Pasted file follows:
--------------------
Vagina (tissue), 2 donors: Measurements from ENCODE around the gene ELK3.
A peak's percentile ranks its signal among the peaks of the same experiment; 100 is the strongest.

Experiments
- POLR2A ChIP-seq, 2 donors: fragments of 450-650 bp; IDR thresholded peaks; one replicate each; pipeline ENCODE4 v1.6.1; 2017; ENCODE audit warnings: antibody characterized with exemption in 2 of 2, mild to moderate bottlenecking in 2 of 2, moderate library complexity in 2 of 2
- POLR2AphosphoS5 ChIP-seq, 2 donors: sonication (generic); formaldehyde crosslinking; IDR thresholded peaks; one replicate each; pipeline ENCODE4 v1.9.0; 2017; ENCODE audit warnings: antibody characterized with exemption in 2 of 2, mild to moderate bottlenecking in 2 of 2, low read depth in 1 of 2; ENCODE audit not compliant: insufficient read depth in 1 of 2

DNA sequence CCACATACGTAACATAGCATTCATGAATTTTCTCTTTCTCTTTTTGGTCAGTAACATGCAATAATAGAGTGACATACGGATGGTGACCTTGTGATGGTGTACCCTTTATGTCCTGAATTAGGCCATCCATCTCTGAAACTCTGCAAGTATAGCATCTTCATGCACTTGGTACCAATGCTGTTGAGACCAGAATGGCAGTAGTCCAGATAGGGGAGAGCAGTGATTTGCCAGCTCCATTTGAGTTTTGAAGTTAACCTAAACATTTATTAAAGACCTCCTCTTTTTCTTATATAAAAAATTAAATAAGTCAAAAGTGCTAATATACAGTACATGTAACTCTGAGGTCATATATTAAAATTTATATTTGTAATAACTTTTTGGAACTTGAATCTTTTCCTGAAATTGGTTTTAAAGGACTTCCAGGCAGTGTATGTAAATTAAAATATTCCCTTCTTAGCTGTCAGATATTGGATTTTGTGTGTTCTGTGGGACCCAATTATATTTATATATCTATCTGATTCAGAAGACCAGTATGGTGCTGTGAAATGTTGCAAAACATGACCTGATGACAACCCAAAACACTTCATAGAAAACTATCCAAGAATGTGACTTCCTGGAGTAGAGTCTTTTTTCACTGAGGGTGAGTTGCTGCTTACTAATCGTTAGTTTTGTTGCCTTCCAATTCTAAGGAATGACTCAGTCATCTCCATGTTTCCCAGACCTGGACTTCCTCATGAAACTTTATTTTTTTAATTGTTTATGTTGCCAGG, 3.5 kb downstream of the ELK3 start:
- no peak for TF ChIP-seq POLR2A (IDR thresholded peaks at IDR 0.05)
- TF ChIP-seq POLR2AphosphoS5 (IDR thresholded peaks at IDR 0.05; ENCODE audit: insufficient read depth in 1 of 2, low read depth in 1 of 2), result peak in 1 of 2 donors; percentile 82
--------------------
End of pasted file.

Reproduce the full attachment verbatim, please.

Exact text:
Vagina (tissue), 2 donors: Measurements from ENCODE around the gene ELK3.
A peak's percentile ranks its signal among the peaks of the same experiment; 100 is the strongest.

Experiments
- POLR2A ChIP-seq, 2 donors: fragments of 450-650 bp; IDR thresholded peaks; one replicate each; pipeline ENCODE4 v1.6.1; 2017; ENCODE audit warnings: antibody characterized with exemption in 2 of 2, mild to moderate bottlenecking in 2 of 2, moderate library complexity in 2 of 2
- POLR2AphosphoS5 ChIP-seq, 2 donors: sonication (generic); formaldehyde crosslinking; IDR thresholded peaks; one replicate each; pipeline ENCODE4 v1.9.0; 2017; ENCODE audit warnings: antibody characterized with exemption in 2 of 2, mild to moderate bottlenecking in 2 of 2, low read depth in 1 of 2; ENCODE audit not compliant: insufficient read depth in 1 of 2

DNA sequence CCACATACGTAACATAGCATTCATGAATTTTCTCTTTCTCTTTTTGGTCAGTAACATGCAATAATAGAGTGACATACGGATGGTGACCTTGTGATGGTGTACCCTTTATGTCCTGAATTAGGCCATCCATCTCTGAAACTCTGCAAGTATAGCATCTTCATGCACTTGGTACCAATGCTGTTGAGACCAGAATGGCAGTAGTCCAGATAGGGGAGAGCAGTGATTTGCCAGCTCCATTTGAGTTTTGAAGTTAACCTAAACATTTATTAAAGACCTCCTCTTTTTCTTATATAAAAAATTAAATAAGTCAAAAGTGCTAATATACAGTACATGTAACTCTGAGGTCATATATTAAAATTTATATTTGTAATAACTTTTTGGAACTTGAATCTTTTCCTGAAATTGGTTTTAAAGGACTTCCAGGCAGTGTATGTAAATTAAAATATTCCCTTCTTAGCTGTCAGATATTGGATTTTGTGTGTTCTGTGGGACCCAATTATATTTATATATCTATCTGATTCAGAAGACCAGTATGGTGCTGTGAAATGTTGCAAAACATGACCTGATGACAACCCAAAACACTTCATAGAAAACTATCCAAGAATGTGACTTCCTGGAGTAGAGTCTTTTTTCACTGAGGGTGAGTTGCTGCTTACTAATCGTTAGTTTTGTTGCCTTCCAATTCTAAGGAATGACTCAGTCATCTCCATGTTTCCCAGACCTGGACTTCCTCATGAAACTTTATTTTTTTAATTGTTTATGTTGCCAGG, 3.5 kb downstream of the ELK3 start:
- no peak for TF ChIP-seq POLR2A (IDR thresholded peaks at IDR 0.05)
- TF ChIP-seq POLR2AphosphoS5 (IDR thresholded peaks at IDR 0.05; ENCODE audit: insufficient read depth in 1 of 2, low read depth in 1 of 2), result peak in 1 of 2 donors; percentile 82